Friday, June 29, 2012

Weekly Reader

Interlop: Untangling Complex Systems
"I just wrote a memo to a group of budget people explaining (again) why it takes library staff with good technical skills, time, and lots of patience to make sure that when you click on a button in a library database to find an article, you actually find the article. Since it’s all online, now, it’s much less work, right?" -- Barbara Fister, Library Babel Fish, 6/29/12

99 Favorite Reads, Picked by Teens
"This list resulted from conversations I’ve been having with my teenage friends, former students, girls I know from where I volunteer as a visiting writer, Skypes with classes and teen book groups, library visits, nieces and nephews, my kids and their friends, and teens who contact me about Birthmarked. I love hearing about what people are reading, and I’m interested in the difference between what I find teens are reading and what people think they’re reading or think they should be reading." -- Caragh O'Brien, MacKids Blog, 6/28/12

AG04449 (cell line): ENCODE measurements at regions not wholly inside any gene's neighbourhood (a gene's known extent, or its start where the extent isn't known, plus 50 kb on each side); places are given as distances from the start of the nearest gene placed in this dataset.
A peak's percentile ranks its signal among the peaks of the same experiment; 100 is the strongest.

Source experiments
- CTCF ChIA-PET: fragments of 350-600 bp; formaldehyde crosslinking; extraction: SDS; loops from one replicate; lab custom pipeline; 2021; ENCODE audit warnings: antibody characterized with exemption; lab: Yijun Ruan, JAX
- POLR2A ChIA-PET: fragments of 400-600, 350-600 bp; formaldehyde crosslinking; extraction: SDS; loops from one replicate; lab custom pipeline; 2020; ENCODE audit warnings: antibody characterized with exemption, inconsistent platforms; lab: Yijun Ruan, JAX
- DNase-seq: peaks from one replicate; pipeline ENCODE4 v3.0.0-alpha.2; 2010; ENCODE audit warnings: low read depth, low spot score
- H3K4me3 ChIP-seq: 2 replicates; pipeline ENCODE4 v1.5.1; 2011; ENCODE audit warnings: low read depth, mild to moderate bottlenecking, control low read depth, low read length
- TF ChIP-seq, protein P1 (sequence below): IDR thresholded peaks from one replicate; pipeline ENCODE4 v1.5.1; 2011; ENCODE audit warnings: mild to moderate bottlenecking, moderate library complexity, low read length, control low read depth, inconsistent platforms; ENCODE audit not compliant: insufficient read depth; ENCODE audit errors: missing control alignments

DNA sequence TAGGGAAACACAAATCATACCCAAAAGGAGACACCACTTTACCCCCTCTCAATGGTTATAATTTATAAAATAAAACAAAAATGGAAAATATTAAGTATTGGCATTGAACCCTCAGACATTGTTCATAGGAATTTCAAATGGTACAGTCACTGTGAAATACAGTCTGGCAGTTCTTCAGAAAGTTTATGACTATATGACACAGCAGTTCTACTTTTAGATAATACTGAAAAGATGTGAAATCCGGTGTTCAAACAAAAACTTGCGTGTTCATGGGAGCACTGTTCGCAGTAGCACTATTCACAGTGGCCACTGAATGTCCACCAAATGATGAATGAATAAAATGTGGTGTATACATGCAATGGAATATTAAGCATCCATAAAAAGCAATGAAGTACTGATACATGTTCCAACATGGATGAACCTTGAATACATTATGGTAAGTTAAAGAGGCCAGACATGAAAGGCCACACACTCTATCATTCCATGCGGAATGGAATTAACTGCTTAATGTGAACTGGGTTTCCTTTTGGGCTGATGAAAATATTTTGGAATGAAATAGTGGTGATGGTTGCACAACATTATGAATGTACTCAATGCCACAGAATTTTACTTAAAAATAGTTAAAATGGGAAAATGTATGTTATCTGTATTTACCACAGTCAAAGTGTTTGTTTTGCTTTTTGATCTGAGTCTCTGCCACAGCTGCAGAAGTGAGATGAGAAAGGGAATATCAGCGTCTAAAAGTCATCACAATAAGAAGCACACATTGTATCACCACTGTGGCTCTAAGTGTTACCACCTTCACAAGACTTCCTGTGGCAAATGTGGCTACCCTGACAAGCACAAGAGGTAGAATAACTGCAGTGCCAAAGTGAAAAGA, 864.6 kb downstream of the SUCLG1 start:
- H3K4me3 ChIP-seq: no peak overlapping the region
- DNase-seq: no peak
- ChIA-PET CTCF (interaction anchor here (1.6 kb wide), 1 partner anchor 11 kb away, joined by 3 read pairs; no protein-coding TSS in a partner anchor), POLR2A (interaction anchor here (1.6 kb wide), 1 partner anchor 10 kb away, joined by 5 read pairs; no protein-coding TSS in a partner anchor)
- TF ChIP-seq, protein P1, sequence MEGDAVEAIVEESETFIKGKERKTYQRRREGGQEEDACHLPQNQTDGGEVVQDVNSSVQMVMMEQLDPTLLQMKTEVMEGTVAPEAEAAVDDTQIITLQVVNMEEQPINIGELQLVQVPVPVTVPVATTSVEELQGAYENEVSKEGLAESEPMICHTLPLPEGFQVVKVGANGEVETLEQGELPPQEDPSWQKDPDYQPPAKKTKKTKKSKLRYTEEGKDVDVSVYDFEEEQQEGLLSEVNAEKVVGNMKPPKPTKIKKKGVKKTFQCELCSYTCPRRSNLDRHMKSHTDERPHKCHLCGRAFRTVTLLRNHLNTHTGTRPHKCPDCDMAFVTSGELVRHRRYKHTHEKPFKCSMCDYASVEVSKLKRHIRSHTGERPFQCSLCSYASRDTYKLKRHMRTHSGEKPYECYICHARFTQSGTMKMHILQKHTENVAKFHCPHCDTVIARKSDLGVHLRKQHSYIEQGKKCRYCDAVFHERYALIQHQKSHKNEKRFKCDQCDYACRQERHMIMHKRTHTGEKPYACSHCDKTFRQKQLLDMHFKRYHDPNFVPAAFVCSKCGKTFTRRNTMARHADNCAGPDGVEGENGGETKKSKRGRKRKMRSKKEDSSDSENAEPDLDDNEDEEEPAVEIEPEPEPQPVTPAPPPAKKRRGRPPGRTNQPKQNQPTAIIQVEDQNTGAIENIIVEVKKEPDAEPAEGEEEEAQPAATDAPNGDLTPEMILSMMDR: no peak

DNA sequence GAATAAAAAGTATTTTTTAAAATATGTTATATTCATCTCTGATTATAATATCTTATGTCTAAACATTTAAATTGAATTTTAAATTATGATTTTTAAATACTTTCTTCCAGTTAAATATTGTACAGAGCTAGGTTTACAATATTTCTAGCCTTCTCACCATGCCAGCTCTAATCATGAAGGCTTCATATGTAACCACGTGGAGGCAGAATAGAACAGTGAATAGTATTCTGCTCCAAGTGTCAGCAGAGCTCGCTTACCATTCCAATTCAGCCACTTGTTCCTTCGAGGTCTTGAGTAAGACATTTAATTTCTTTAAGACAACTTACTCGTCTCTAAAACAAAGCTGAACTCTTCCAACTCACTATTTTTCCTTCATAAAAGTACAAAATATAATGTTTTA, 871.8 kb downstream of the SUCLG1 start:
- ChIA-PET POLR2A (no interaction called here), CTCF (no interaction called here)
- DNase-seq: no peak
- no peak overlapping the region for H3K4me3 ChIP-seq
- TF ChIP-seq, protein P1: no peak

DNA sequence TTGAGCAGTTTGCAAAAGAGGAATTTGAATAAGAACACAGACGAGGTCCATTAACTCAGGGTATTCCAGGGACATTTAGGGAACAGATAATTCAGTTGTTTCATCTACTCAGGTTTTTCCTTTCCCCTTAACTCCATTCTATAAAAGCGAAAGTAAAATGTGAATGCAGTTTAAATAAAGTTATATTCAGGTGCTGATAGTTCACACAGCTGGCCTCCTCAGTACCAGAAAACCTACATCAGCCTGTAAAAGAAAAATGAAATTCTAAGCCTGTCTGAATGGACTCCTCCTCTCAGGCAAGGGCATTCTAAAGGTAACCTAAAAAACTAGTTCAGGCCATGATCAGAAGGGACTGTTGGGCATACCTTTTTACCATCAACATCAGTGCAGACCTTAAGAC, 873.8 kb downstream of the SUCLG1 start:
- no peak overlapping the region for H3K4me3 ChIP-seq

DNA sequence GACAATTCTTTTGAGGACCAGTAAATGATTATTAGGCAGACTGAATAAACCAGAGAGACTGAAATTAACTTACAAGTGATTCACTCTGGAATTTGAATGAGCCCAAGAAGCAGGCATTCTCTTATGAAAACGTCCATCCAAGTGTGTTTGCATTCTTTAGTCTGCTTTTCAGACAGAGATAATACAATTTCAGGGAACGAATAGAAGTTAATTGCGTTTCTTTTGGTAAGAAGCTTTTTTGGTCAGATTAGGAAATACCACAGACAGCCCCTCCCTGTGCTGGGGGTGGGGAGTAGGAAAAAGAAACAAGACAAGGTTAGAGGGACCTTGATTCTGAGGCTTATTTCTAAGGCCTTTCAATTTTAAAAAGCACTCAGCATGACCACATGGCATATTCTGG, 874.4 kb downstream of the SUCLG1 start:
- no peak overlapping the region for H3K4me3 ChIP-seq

Grazing in the Stacks of Academe
"The heat comes quickly in the summer. By early June, working at home with no air-conditioning, I have no concentration. Everything feels close and impolite and loud. So I go to Butler Library, on the southern end of Columbia’s campus in Morningside Heights. What began as a diversion has become a self-preserving summer thing: not just Butler, but the Butler stacks, the stillness capital of my imagination." -- Ben Ratliff, New York Times: Arts, 6/27/12

Lawn Boy: the College Years
"We’re on the road, my son Crawford and I.  It’s time to visit colleges, and our schedule is brutal.  Hot car, blinding sun, 12 colleges in 10 days, Ann Arbor to Sewanee. Onward we drive, Zevon on the stereo, afternoon into night, our mission fueled by gas-station coffee and Doritos. When we stop, it is for college admissions tours, barbecue, and, on one occasion, a broken alternator belt. I don’t even like to think about how far we have traveled." -- Carl Elliot, Brainstorm, The Chronicle, 6/27/12

Pinterest Legal Concerns: What is Lawful to Pin?